Kids these days


SANDWICH, England – It was almost as if Rickie Fowler didn’t even notice it was raining.

With torrential rains that would make Noah’s Ark seem like it was out for an afternoon excursion and with more scores in the 80s than there were the 60s, Fowler slashed and dashed his way around Royal St. George’s with a swagger that brought back memories of a young Seve Ballesteros.

Kids these days. Four weeks after a 22-year-old won the U.S. Open in record fashion to capture his first major, another 22-year-old is in contention to win the Open Championship for his first-ever pro victory.

Fowler, wearing white raingear with pink polka dots and a white hat with a royal blue Puma logo, made four birdies and two bogeys to shoot 2-under 68 on a day many here at this hallowed championship called the worst they’ve ever seen.

Meanwhile, it seemed like Fowler got a thrill out of trying to tame the beast not many others could. Most were trying to survive. Fowler seemed to thrive.

“I had quite a bit of fun out there today,” Fowler said. “You have to kind of embrace where you’re at and what’s in front of you.”

A bogey came first for Fowler on the second hole and it looked like he would meet the same fate as the rest of the field. But he righted the ship with birdie on the fifth hole and made birdies on Nos. 13, 15 and 16 coming in to move rapidly up the leaderboard and end in a tie for third place, only three shots behind leader Darren Clarke.

As miserable of a day as it was, Fowler never looked out of control.

“He’s such a natural player and he’s got a lot of feel, so he controls his ball flight very well,” playing partner Rory McIlroy said. “He’s got a great short game. He gets it up and down when he needs to, holes good putts at the right times. Very impressive.”

There is a feeling that the U.S. so badly wants a youngster to cheer for in Tiger Woods’ absence. With McIlroy winning the U.S. Open, that feeling has grown even stronger. Europeans feel that the game in their land is safe in McIlroy’s hands. Americans want someone young to feel good about, someone who says the right thing, does the right thing.

By most accounts, Fowler is that person. But the victories have to come, preferably on the game’s grandest stages.

What happens Sunday is anyone’s guess. There is evidence to prove that Fowler has the fortitude to deal with the pressure that comes with contending at a major. There also is plenty evidence to the contrary.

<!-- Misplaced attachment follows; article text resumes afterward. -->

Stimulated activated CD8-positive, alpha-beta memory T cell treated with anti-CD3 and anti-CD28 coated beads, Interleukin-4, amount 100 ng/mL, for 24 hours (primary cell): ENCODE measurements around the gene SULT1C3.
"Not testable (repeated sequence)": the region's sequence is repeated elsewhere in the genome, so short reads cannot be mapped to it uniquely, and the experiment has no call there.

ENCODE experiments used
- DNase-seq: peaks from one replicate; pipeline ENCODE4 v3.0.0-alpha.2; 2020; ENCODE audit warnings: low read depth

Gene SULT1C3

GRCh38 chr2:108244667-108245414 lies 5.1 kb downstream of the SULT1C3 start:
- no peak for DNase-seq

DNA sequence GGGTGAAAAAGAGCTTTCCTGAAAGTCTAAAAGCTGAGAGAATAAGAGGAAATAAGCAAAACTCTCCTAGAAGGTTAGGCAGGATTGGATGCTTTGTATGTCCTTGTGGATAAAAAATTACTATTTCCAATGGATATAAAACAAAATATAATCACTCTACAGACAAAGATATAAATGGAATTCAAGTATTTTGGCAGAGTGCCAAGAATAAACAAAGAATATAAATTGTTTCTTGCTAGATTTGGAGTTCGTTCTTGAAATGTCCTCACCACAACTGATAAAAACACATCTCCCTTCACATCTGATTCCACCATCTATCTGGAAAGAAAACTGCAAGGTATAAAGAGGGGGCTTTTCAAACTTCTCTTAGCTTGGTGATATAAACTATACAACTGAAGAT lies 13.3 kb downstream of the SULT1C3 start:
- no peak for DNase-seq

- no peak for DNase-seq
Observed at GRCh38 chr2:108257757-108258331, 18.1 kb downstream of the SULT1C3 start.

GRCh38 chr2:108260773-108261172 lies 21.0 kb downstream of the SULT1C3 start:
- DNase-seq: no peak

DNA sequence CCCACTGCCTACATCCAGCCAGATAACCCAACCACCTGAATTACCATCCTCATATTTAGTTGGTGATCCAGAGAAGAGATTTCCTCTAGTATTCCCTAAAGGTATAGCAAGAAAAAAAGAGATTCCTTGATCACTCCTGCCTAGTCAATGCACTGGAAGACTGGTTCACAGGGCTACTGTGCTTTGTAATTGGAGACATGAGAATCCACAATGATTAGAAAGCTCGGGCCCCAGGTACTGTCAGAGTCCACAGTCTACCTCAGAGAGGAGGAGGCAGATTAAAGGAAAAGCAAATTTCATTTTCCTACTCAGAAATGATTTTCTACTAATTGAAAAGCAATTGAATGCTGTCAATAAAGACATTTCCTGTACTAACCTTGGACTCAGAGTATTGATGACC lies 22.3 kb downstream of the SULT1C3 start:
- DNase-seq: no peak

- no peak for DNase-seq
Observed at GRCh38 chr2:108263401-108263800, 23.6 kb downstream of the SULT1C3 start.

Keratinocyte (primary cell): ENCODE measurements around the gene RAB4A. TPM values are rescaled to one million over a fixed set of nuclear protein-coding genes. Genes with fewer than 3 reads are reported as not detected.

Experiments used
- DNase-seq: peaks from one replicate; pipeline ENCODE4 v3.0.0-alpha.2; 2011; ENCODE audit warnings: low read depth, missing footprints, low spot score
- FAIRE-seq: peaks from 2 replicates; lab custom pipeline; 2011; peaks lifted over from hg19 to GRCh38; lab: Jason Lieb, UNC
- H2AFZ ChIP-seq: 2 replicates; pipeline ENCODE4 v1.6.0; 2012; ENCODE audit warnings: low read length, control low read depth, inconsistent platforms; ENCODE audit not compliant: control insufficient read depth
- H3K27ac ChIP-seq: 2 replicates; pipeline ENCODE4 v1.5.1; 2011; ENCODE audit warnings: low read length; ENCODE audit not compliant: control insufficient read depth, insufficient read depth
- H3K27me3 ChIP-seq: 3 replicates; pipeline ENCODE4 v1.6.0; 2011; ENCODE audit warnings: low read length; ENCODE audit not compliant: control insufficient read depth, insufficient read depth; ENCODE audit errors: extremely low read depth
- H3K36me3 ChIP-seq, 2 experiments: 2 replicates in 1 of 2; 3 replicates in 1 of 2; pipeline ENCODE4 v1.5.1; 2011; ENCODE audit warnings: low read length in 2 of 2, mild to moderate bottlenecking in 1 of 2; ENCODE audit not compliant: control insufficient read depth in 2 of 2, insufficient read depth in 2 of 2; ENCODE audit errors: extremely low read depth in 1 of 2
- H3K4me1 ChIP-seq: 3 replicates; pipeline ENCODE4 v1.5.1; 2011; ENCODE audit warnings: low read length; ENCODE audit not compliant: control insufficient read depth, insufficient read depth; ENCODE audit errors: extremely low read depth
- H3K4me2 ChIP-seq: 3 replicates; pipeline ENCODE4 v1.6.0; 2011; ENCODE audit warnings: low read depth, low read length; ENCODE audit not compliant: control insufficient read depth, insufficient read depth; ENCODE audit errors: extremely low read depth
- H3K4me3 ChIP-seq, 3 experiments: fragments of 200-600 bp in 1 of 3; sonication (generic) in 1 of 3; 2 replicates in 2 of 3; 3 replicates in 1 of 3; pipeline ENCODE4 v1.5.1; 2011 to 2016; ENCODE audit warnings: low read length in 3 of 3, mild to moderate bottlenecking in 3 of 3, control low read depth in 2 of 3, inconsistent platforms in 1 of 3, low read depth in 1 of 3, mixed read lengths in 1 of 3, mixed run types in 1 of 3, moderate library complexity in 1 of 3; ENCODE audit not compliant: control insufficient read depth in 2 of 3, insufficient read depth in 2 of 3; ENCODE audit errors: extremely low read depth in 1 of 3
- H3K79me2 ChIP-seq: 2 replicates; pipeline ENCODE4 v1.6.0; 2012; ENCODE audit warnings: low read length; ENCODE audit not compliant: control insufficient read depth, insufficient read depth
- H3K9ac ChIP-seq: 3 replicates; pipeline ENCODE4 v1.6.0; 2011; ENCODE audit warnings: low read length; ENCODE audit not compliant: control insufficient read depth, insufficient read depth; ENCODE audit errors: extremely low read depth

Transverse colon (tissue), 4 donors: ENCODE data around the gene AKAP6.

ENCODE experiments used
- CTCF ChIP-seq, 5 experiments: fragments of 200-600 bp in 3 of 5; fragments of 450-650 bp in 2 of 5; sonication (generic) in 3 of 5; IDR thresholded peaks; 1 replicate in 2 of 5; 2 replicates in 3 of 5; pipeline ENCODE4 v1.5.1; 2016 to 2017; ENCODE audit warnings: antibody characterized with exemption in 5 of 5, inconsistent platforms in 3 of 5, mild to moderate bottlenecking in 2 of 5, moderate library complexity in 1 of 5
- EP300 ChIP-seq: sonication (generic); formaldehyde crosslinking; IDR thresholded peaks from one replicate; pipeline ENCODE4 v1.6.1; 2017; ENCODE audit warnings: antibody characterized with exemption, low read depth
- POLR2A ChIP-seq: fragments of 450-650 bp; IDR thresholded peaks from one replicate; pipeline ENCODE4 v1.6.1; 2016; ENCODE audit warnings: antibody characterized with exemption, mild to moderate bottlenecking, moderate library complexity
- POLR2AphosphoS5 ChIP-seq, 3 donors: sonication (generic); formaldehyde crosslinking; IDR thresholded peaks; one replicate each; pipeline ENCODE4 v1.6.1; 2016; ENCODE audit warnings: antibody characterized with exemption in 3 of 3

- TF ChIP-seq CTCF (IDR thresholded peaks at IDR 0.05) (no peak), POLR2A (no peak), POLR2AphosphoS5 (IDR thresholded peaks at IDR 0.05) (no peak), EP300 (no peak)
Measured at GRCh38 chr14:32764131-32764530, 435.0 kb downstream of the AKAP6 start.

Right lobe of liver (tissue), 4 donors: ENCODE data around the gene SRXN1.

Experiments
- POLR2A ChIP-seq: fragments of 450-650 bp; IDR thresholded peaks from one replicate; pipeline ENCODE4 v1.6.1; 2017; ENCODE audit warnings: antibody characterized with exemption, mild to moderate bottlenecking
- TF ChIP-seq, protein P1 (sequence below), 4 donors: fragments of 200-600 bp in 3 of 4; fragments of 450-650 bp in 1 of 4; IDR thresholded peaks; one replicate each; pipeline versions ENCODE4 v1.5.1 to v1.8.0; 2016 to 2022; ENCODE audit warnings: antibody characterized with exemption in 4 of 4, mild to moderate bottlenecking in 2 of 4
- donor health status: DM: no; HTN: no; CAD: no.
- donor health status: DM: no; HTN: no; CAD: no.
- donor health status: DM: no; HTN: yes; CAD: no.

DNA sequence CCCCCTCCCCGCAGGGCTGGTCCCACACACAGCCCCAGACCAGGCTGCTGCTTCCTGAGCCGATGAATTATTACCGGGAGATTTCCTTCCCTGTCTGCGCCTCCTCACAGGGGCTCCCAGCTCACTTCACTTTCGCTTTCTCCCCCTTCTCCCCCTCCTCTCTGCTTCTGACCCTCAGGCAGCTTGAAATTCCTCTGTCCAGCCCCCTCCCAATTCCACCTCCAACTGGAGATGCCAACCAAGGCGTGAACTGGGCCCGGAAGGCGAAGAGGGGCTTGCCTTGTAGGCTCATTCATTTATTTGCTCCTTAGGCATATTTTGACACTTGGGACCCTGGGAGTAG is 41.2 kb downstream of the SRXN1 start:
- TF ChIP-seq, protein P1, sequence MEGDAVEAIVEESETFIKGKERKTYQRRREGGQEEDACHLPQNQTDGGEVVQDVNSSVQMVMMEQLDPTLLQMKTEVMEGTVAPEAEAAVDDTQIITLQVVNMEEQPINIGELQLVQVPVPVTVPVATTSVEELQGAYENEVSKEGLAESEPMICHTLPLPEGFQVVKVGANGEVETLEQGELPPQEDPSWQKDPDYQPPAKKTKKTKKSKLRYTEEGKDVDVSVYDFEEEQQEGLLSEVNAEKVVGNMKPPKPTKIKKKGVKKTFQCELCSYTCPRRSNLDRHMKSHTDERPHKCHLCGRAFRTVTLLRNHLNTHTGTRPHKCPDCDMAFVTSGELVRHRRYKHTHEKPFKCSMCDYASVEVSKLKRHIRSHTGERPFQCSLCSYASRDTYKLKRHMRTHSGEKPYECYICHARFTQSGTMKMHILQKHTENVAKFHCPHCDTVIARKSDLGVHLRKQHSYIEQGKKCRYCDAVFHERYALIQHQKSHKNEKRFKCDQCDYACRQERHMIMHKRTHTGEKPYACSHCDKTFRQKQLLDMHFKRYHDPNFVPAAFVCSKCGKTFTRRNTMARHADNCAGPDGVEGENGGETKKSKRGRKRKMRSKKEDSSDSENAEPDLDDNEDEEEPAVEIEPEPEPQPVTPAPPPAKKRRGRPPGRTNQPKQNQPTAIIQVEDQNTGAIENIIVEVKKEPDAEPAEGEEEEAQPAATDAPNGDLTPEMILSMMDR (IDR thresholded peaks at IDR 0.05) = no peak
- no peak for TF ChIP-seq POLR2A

Two weeks ago at the AT&T National, Fowler was in the final grouping on Sunday, tied for the lead and made double bogey on the second hole. That got him out of sorts – “wobbly” as they say here in England – and he shot 74 to finish eight shots behind winner Nick Watney.

There were several questionable decisions for Fowler last year. At the Phoenix Open Fowler opted to layup on the par-5 15th hole in the final round when his two playing partners went for the green – successfully – in two shots. Both made birdie, while Fowler made par and finished a shot off the lead. He also shot a final-round 73 at the 2010 Memorial while in contention and made a costly double bogey late.

“I think all those experiences we’ll build upon,” Fowler’s caddie Joe Skovron said.

For every poor decision or lackluster final-round performance there have been glimmers of greatness.

None greater than at the Ryder Cup last year in Wales when Fowler found himself 4 down to Edoardo Molinari after 12 holes in singles matches. He made birdie on each of the final four holes to grind out a much-needed half point for the red, white and blue.

At the WGC-Accenture Match Play this year Fowler stomped Phil Mickelson in the second round to the tune of 6 and 5. It was a performance that made Mickelson say, “he means a lot to American golf.”

Maybe it has just taken Fowler a little longer to figure out this winning thing. He is, after all, only 22. It doesn’t help Fowler that McIlroy has made winning look easy. The young lad from Northern Ireland has won three times, including a major, and is the same age as Fowler. Matteo Manassero, at age 18, has won twice on the European Tour.

Fowler’s day will come, that’s a sure bet. The question is when.

“I’d love for my first win to be a major and I’d love for it to be here,” Fowler said. “We just have to do the best that we can tomorrow and see where that puts us.”

Or he could throw all that out and window and do what he did Saturday – play like no one was watching.